Tuesday, September 23, 2008
Ah, success! After 5 trips and many hours of waiting, we now have a joint bank account. Today we apparently had all the proper paperwork in hand and thus got the green light to proceed. The young woman who waited on us spoke pretty good English but was certainly not chatty. She looked over the letter of reference from our US bank and my passport, asked a few questions and then disappeared. She was gone a long time, no explanation given.
When she returned, she said ok, we will need to complete some paperwork first, so take a seat. There was only one chair and I had made Don sit in it and talk to her, but now we traded places. Don had warned me that the questionairre took about an hour to fill out; he wasn't kidding. She filled out the double-sided form in long hand and asked amazing questions: did you go to high school or college? What is your degree? Do you work? How many children do you have? Are they dependents? How much time do you spend here? Do you own your home here? How much is it worth (land and house). Do you have a car? What is it worth? What is the license number? What is your monthly income? What is the source of that income? How much do you spend each month? Do you have any other Honduran bank accounts? Honduran credit cards?
What is the name of a personal reference here on Roatan? Address? Phone number? What is the name of a family member in the US? Address? Phone number? When I told her my dad's name was B. L. Parker, she wanted to know what the initials stood for and had me write down the spelling of his name. So I wrote Buron L. Parker, handed her the paper and said "that's why I told you B. L., it's just easier".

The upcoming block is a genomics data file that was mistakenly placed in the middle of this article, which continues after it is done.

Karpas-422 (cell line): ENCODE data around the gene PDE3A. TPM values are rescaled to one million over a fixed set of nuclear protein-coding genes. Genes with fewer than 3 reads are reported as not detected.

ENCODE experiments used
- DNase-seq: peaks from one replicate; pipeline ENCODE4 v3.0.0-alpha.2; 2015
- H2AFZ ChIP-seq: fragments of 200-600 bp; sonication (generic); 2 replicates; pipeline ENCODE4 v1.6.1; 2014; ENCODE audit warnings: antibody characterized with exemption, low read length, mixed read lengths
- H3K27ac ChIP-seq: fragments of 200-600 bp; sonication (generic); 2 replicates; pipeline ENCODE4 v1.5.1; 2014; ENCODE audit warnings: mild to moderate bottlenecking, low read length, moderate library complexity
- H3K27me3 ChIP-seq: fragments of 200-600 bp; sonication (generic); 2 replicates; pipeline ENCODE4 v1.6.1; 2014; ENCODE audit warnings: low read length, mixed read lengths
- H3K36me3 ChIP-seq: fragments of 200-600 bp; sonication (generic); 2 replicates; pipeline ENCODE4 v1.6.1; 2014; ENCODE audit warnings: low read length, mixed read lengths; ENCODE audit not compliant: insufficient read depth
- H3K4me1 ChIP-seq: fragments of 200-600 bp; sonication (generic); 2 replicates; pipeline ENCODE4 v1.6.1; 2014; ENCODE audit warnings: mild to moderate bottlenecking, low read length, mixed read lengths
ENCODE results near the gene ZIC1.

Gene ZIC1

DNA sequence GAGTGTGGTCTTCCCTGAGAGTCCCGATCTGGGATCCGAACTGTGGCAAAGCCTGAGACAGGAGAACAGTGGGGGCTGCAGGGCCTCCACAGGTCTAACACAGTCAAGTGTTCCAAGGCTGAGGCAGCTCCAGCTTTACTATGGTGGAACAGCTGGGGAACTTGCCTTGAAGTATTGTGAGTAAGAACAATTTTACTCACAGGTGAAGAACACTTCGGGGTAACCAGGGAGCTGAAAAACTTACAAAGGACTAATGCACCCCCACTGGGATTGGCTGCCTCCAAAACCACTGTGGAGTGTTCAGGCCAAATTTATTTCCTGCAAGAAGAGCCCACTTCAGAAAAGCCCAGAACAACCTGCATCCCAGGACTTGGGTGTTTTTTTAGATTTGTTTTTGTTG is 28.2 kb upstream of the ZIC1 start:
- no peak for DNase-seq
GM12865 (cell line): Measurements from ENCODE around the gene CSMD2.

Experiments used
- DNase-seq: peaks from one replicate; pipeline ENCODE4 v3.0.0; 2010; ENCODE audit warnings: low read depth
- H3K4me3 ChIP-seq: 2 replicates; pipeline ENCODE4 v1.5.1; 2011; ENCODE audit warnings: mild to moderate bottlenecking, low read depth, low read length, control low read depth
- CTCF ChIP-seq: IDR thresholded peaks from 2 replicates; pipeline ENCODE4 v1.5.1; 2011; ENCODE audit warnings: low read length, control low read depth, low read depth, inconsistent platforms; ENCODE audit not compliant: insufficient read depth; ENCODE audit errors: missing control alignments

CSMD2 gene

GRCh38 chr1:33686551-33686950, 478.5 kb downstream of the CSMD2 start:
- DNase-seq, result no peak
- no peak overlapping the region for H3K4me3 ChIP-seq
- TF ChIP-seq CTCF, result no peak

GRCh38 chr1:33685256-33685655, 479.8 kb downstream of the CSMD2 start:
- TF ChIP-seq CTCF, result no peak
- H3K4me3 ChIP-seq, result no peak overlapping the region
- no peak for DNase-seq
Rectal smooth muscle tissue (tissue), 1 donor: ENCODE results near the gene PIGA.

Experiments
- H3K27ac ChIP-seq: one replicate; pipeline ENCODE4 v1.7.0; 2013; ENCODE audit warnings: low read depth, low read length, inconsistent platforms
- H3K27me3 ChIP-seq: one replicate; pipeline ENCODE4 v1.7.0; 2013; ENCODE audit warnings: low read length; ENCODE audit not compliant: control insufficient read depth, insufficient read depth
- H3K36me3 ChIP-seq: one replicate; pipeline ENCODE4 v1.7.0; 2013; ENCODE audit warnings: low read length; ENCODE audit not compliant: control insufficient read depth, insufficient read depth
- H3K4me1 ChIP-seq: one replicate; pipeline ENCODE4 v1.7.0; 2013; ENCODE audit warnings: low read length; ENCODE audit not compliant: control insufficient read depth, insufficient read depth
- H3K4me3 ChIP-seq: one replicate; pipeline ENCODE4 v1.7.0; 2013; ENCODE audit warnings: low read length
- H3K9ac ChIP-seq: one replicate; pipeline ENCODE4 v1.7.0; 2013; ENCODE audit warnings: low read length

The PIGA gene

Whew! Don said that she had asked him if he was a fisherman! He doesn't know why she would ask that. I was hoping she would ask me; I guess I don't look like a fisherman. She had also asked Don how much money he would be depositing in this account monthly.
I cannot imagine why they need to know all of that. Well, they don't need to know, but why do they ask? Why do they care?
When she had finished filling out the form, she had the bank manager look over the form and approve it. Then she entered all that information into the computer. She entered my passport number at least 3 times. Don and I had to sign the form and 2 other papers, then she left again. She made copies of everything and attached my name and passport number to the inside of the bank book which is used for all transactions. And that was that. Once again the banking took 1-1/2 hours! But at least the bank is nicely air-conditioned and a great place to people watch.
We celebrated our success by having lunch at Nardo's, a neat little dockside restaurant right across the street. They serve amazing black Angus burgers, huge and yummy, and the best french fries on the island. (Ok, we don't eat healthfully all the time!). There was a cruise ship in port, visible from our table. Several passengers wandered back there to look around, none were brave enough to eat there.